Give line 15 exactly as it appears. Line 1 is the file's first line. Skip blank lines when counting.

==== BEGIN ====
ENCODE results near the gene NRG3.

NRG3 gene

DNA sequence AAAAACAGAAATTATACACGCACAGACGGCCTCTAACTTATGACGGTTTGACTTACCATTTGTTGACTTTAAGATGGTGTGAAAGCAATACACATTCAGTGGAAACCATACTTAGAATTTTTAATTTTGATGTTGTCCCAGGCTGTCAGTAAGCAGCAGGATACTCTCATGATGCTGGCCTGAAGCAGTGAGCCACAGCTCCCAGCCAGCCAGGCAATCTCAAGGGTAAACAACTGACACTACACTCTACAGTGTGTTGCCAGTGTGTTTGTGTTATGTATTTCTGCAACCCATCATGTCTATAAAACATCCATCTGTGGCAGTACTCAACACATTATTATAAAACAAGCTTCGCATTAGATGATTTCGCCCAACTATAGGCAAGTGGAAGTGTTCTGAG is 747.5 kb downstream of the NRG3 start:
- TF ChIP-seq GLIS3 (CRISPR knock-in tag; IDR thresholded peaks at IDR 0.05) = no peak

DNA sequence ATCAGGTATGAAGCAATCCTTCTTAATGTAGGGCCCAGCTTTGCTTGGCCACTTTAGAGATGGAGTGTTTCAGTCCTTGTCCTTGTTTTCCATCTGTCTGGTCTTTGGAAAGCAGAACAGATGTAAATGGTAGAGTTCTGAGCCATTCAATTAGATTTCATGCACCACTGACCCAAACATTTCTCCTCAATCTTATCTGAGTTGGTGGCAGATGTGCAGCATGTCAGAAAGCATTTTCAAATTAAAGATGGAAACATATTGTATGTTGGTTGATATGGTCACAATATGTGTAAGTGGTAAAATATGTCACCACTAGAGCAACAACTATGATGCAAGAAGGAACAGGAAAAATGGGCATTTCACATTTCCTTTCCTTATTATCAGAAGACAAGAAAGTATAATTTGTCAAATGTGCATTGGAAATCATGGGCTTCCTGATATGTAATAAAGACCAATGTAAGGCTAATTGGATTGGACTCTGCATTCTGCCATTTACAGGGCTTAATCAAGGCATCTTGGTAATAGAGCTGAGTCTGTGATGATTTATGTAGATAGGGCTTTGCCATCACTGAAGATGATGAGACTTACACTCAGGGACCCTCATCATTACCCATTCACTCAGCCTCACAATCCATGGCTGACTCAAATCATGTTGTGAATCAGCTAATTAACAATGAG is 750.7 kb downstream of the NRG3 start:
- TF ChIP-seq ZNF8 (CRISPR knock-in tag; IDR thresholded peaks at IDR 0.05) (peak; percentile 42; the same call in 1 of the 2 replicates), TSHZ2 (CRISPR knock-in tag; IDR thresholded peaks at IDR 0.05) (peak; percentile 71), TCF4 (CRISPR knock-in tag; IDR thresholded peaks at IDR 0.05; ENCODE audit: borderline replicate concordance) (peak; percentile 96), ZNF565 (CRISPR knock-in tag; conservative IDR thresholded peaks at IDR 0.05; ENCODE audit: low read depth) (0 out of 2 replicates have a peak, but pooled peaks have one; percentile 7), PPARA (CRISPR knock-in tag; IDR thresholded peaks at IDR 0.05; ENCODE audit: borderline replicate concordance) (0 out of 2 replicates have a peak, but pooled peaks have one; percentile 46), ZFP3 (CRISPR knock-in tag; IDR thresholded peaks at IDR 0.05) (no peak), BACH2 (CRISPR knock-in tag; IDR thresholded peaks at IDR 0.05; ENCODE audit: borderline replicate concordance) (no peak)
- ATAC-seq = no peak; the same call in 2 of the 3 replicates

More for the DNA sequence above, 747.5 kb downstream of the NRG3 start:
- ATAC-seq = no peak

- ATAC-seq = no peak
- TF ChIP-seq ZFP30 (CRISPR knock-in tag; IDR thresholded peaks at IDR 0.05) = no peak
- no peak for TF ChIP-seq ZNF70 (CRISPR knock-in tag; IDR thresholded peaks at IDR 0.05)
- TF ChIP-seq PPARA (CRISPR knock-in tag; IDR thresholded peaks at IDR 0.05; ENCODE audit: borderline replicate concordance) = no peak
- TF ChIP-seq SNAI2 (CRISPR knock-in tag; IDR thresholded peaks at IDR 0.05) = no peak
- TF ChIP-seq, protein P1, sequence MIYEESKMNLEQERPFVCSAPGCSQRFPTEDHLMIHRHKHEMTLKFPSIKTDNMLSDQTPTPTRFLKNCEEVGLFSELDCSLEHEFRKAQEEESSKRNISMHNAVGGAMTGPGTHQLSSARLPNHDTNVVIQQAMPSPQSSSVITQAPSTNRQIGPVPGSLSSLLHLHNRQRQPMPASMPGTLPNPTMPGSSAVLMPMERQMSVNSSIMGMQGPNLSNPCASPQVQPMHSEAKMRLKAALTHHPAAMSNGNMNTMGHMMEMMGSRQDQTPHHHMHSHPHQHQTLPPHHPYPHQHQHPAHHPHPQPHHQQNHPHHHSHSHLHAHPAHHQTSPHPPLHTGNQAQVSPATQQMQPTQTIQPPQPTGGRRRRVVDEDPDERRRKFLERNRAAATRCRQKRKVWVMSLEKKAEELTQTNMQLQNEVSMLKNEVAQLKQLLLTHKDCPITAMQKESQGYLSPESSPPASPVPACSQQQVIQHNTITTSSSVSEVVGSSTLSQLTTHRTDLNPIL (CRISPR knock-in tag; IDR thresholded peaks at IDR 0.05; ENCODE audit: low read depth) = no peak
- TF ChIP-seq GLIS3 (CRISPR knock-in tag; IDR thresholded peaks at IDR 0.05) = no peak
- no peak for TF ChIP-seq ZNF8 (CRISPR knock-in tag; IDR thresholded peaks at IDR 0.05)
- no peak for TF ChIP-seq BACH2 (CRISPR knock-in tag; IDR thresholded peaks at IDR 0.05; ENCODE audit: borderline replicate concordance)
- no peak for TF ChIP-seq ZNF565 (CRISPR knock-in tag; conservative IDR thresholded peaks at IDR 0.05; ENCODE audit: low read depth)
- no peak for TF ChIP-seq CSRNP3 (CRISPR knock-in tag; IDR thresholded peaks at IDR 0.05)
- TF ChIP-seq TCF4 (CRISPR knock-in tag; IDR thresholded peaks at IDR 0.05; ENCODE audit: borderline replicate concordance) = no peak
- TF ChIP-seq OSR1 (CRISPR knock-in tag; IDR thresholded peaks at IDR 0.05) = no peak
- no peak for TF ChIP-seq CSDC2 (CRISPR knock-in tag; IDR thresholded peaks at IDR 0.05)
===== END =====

- TF ChIP-seq, protein P1, sequence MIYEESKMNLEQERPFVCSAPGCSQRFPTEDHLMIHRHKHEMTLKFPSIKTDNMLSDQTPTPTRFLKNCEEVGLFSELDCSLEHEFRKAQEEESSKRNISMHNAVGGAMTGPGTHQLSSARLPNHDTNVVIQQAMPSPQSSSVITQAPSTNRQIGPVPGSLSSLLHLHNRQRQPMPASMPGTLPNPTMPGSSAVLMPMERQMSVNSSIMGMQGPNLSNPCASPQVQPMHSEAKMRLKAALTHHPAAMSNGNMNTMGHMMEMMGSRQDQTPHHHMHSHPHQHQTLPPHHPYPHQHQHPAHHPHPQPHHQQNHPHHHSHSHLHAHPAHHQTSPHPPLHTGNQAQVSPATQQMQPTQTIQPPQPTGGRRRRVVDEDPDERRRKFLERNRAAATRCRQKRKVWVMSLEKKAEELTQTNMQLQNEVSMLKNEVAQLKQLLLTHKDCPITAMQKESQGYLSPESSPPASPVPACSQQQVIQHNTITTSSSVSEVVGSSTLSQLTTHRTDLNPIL (CRISPR knock-in tag; IDR thresholded peaks at IDR 0.05; ENCODE audit: low read depth) = no peak